“Your baby is hungry.”
I really like baby Azulito’s paediatrician. She is affirming, soft-spoken, generous, kind, reassuring and the antithesis of alarmist. But today she said those four words that struck me as I imagine a knife entering my left eye might feel. My heart sank.
Baby A has dropped from the 97th to the 35th percentile for weight using the WHO chart for breastfed infants (adjusted for his early arrival). His height continues to be above average (90th I think, that dimmed in the face of the shocking weight percentile change).
This has happened despite my efforts to nurse more (and sleep even less). I’ve doubled my dose of Domperi.done. I’ve made and eaten lactation cookies (Booby Num Nums as I like to call them). I stopped pumping and whip out the breast for baby to enjoy more than the recommended number of feedings each day (he never says no, typical male right?) as I have been afraid he wasn’t gaining enough weight.
Thankfully when the paediatrician examined baby A today he was his usual never-stop-moving self, meeting and exceeding milestones in every other respect. Except weight. (Darn it!) She said no matter how much I feed him he is going to gobble up and use every calorie. He wants to see the world. Not now but right now.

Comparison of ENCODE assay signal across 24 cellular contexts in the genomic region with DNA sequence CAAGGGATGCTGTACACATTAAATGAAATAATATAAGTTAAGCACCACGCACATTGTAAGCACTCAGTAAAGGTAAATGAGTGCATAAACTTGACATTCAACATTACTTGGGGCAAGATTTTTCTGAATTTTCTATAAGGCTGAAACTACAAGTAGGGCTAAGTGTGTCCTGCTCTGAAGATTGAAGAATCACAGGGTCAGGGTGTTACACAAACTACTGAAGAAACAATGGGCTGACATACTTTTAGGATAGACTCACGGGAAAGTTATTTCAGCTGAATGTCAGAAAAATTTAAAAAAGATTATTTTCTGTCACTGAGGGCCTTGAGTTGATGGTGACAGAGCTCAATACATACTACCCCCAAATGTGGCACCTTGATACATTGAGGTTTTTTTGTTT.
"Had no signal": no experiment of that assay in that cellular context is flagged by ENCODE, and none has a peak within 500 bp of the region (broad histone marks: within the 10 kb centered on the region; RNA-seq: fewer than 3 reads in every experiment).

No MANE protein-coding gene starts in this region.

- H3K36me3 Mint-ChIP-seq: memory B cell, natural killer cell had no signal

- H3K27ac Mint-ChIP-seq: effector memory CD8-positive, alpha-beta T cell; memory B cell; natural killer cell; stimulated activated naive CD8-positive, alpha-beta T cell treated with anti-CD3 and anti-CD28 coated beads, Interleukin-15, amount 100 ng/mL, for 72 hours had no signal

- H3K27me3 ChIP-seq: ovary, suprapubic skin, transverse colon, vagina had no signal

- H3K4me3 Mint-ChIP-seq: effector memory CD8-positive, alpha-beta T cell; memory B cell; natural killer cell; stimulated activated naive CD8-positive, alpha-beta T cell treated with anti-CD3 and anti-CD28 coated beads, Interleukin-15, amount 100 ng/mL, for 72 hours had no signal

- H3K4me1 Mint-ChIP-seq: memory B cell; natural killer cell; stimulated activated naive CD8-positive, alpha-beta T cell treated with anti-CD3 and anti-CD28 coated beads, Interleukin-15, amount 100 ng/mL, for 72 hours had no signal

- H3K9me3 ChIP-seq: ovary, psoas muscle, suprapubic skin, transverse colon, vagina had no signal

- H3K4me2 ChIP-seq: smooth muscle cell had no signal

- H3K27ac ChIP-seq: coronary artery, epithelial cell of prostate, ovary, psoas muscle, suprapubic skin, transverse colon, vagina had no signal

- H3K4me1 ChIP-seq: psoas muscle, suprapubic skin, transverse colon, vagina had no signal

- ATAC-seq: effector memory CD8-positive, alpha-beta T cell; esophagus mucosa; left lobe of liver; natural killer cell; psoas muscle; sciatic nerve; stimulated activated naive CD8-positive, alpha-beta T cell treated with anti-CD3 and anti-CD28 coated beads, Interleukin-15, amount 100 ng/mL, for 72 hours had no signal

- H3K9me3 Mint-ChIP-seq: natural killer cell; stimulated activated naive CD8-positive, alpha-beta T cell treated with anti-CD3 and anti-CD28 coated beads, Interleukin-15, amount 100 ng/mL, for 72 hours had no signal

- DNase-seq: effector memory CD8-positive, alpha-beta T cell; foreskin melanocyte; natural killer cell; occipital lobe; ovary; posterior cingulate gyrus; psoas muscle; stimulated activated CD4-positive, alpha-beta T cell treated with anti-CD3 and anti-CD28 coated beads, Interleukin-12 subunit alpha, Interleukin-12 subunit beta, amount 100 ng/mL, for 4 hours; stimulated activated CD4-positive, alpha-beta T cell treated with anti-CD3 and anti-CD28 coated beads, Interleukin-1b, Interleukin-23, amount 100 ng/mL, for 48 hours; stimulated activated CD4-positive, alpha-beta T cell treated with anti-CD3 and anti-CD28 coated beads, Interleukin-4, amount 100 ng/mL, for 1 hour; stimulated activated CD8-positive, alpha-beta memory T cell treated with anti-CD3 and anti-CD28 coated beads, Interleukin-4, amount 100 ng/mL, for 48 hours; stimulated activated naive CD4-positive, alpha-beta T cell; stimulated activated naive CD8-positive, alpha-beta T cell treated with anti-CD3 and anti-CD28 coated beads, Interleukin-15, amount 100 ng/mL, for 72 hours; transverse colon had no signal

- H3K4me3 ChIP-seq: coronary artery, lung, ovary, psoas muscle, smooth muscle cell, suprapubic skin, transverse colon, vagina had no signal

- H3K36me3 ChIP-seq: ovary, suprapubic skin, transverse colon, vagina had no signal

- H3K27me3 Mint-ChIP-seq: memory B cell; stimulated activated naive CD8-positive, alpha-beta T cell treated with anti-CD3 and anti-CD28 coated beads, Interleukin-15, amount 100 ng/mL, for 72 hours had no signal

She predicts he will be crawling and walking early. He is already scooting himself around on his back using his feet like some sort of reverse-crab, trying to sit up on his own and standing at any opportunity (he can’t stay upright whether sitting or standing without help or something to hold onto yet). This kid isn’t even five months old (and his adjusted age would be just over 4 months). Slow down little buddy!
We had this problem with the MT too but not this early. Even though baby A’s doctor expressed concern today over his weight and urged me to start feeding him solids daily now once she saw his activity level and physical development (which she said is that of a six-month old) she said she understood how this has happened. All the more reason to start getting this kid to consume more calories whenever possible.
I am grateful that she turned it into an action plan. It was hard to hear her tell me my baby is hungry. The sense of failure swooped in (I need drugs to make enough milk for him. And now even that isn’t enough…) and threatened to take up residence.
Instead I am trying to kick it in the cajones and send it packing. I am a good mummy. My baby is healthy. Busy. Eager to experience all life has to offer. His hunger is just one facet of that. And it’s fixable. With some more effort hopefully we can keep him gaining not only length but weight too.
Wish us luck!